He drinks cow's milk in small quanitites-- he'll drink more of it if you add vanilla to it. Sometimes he'll eat a chicken nugget, or a french fry, if you cut it up small enough, and use a paper towel to dab off any extra grease. Once in a while he'll go for for a piece of thin-sliced honey-flavored deli ham, if you remove the edges. If he's hungry enough, he might eat a particular kind of fried vegetable chip that can only be found in the bulk section at the Whole Foods Market one hour's drive away from home. If he's in the mood, he'll eat white-bread toast with butter if you cut the crusts off, fold the toast in half so he can't feel the butter's greasiness on his fingers when he touches it, smoosh it flat, cut it into 1-inch pieces, and eat an identical piece of toast in front of him while smiling encouragingly and saying "Mmmm." He has been known, on occasion, to sample a bite or two of a homemade pancake, if it's taken off the griddle just barely cooked and served fresh, but not hot, with the slightest hint of butter and syrup (but by no means SLIMY or GREASY).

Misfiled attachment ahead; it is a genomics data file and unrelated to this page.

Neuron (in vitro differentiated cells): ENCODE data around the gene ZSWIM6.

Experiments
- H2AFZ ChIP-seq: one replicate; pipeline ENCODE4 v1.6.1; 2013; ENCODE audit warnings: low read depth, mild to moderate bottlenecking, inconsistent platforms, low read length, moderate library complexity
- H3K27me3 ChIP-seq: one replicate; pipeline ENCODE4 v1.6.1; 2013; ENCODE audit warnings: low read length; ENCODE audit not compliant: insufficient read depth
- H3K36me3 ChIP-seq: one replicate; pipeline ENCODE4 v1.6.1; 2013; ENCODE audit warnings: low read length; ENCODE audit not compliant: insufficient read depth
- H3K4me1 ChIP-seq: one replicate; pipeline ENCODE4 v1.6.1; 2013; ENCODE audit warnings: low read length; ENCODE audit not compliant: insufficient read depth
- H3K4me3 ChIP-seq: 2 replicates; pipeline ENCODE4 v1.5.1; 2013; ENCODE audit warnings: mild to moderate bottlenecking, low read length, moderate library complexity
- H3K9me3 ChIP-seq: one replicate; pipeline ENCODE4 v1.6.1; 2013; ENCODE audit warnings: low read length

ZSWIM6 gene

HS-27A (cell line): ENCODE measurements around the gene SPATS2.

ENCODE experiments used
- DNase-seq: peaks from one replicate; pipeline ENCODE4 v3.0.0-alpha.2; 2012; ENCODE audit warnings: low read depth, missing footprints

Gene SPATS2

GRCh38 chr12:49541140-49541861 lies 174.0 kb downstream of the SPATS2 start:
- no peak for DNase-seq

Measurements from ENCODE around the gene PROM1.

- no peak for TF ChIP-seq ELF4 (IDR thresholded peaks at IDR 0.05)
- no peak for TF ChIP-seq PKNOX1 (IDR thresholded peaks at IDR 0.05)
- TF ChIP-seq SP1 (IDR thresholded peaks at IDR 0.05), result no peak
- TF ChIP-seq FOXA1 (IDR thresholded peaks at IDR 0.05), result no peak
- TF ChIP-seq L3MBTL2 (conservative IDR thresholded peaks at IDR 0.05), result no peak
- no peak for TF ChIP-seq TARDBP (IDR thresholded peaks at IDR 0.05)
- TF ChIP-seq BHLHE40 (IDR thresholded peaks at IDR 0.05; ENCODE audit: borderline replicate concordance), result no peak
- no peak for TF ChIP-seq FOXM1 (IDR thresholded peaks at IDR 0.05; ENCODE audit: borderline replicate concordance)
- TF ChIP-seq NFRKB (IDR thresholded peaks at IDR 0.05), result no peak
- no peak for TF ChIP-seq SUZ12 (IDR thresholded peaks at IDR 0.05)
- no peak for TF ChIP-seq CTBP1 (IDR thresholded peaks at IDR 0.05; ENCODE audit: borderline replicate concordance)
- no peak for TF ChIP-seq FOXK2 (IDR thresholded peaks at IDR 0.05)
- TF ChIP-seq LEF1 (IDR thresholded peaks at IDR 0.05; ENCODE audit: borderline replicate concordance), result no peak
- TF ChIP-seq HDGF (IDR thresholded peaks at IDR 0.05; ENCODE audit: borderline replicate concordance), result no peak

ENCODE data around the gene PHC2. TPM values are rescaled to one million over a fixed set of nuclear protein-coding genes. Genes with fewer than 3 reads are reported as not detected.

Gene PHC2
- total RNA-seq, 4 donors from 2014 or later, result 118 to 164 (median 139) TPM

But he doesn't actually seem to enjoy any of these foods. He eyes them suspiciously. He picks at them. He frowns at them. He rolls pieces of them back and forth across his lips without actually opening his mouth. If he's really, really, hungry, he will eat a bite or three. But he quickly grows bored with such things and starts banging the tray on his high chair and moaning "Down, down, down," like a mournful church bell. The only things he is willing to eat in any quantity with a smile on his face are dried fruit, dried coconut, apple juice, and Breyers vanilla ice cream.